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Nominal debt as a burden on monetary policy

  • Javier Díaz-Giménez
  • Giorgia Giovannetti
  • Ramon Marimon
  • Pedro Teles

We study the effects of nominal debt on the optimal sequential choice of monetary policy. When the stock of debt is nominal, the incentive to generate unanticipated inflation increases the cost of the outstanding debt even if no unanticipated inflation episodes occur in equilibrium. Without full commitment, the optimal sequential policy is to deplete the outstanding stock of debt progressively until these extra costs disappear. Nominal debt is therefore a burden on monetary policy, not only because it must be serviced, but also because it creates a time inconsistency problem that distorts interest rates. The introduction of alternative forms of taxation may lessen this burden, if there is enough commtiment to fiscal policy. If there is full commitment to an optimal fiscal policy, then the resulting monetary policy is the Friedman rule of zero nominal interest rates.

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Paper provided by Department of Economics and Business, Universitat Pompeu Fabra in its series Economics Working Papers with number 841.

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Date of creation: Jan 2003
Date of revision: Jan 2006
Handle: RePEc:upf:upfgen:841
Contact details of provider: Web page: http://www.econ.upf.edu/

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  1. V. V. Chari & Patrick J. Kehoe, 1999. "Optimal Fiscal and Monetary Policy," NBER Working Papers 6891, National Bureau of Economic Research, Inc.
  2. Javier Díaz-Giménez & Giorgia Giovannetti & Ramon Marimon & Pedro Teles, 2004. "Nominal debt as a burden on monetary policy," Working Paper Series WP-04-10, Federal Reserve Bank of Chicago.
  3. Fernando Alvarez & Patrick J. Kehoe & Pablo Andrés Neumeyer, 2004. "The Time Consistency of Optimal Monetary and Fiscal Policies," Econometrica, Econometric Society, vol. 72(2), pages 541-567, 03.
  4. Mats Persson & Torsten Persson & Lars E. O. Svensson, 2006. "Time Consistency of Fiscal and Monetary Policy: A Solution," Econometrica, Econometric Society, vol. 74(1), pages 193-212, 01.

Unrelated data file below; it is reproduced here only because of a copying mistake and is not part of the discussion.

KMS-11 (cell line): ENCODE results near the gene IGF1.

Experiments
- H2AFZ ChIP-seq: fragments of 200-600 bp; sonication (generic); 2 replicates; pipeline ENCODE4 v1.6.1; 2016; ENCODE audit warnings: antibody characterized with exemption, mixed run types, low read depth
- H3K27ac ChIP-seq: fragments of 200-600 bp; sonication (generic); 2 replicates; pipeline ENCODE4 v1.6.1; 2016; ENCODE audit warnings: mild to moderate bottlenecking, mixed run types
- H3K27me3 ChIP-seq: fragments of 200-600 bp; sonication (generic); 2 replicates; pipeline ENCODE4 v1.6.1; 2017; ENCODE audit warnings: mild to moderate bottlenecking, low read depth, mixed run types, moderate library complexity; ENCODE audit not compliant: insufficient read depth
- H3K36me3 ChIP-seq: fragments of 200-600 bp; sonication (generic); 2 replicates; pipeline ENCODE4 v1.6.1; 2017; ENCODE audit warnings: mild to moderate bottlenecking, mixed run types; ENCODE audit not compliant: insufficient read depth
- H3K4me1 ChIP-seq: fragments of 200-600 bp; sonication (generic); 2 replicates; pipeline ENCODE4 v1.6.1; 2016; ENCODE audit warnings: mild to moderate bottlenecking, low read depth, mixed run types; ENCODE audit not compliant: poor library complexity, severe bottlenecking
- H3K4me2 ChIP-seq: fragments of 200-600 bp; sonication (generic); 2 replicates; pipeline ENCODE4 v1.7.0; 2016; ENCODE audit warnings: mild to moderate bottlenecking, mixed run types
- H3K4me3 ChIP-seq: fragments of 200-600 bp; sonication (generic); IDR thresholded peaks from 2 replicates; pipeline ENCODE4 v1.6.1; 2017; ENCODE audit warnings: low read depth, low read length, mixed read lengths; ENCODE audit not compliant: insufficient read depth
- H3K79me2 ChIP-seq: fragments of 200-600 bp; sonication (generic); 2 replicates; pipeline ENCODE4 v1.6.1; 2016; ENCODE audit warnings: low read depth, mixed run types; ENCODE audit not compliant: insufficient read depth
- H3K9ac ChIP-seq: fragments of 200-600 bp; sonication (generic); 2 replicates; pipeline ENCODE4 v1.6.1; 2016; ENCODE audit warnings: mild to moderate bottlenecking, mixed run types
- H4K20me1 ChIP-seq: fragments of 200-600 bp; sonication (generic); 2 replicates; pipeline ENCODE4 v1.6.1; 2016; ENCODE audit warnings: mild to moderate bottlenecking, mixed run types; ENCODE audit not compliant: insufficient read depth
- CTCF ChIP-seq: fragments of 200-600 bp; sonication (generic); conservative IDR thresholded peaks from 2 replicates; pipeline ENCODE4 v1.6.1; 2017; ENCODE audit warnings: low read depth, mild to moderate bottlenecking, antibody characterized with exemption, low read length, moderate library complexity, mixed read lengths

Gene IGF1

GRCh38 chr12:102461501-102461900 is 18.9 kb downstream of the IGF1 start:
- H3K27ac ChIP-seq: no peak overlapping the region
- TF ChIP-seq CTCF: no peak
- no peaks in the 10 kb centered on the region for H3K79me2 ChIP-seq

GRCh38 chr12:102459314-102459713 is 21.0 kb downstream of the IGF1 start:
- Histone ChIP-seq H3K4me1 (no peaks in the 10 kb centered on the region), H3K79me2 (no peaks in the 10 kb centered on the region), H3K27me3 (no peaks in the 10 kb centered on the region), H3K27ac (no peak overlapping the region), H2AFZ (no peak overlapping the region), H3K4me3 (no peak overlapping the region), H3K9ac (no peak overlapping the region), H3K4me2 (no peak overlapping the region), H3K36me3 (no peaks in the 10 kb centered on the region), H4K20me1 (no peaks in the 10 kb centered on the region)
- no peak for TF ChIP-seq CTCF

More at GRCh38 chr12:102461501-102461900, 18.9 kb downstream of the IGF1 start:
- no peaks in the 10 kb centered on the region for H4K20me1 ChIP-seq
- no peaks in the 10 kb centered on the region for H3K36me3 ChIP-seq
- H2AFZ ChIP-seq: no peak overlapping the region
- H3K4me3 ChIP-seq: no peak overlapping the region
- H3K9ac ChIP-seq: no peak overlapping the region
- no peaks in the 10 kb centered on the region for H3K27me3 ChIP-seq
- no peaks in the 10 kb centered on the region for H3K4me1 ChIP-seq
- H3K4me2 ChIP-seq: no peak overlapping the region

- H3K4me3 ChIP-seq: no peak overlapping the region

5. Reis, Catarina, 2006. "Taxation without Commitment," MPRA Paper 2071, University Library of Munich, Germany.
  6. V.V. Chari & Lawrence J. Christiano & Patrick J. Kehoe, 1991. "Optimal fiscal and monetary policy: some recent results," Proceedings, Federal Reserve Bank of Cleveland, pages 519-546.
  7. Svensson, Lars E O, 1985. "Money and Asset Prices in a Cash-in-Advance Economy," Journal of Political Economy, University of Chicago Press, vol. 93(5), pages 919-44, October.
  8. Michael Woodford, 1996. "Control of the Public Debt: A Requirement for Price Stability?," NBER Working Papers 5684, National Bureau of Economic Research, Inc.
  9. Lucas, Robert Jr. & Stokey, Nancy L., 1983. "Optimal fiscal and monetary policy in an economy without capital," Journal of Monetary Economics, Elsevier, vol. 12(1), pages 55-93.
  10. Obstfeld, Maurice, 1997. "Dynamic Seigniorage Theory," Macroeconomic Dynamics, Cambridge University Press, vol. 1(03), pages 588-614, September.
  11. Marimon, Ramon & Nicolini, Juan Pablo & Teles, Pedro, 2003. "Inside-Outside Money Competition," CEPR Discussion Papers 4039, C.E.P.R. Discussion Papers.
  12. Martin Ellison & Neil Rankin, 2005. " Optimal Monetary Policy When Lump-Sum Taxes Are Unavailable: A Reconsideration of the Outcomes under Commitment and Discretion," CDMA Conference Paper Series 0501, Centre for Dynamic Macroeconomic Analysis.
  13. Sims, Christopher A, 1994. "A Simple Model for Study of the Determination of the Price Level and the Interaction of Monetary and Fiscal Policy," Economic Theory, Springer, vol. 4(3), pages 381-99.
  14. Calvo, Guillermo A, 1988. "Servicing the Public Debt: The Role of Expectations," American Economic Review, American Economic Association, vol. 78(4), pages 647-61, September.
  15. Juan P. Nicolini, 1993. "More on the time inconsistency of optimal monetary policy," Economics Working Papers 56, Department of Economics and Business, Universitat Pompeu Fabra.
  16. Fernando Martin, 2009. "A Positive Theory of Government Debt," Review of Economic Dynamics, Elsevier for the Society for Economic Dynamics, vol. 12(4), pages 608-631, October.
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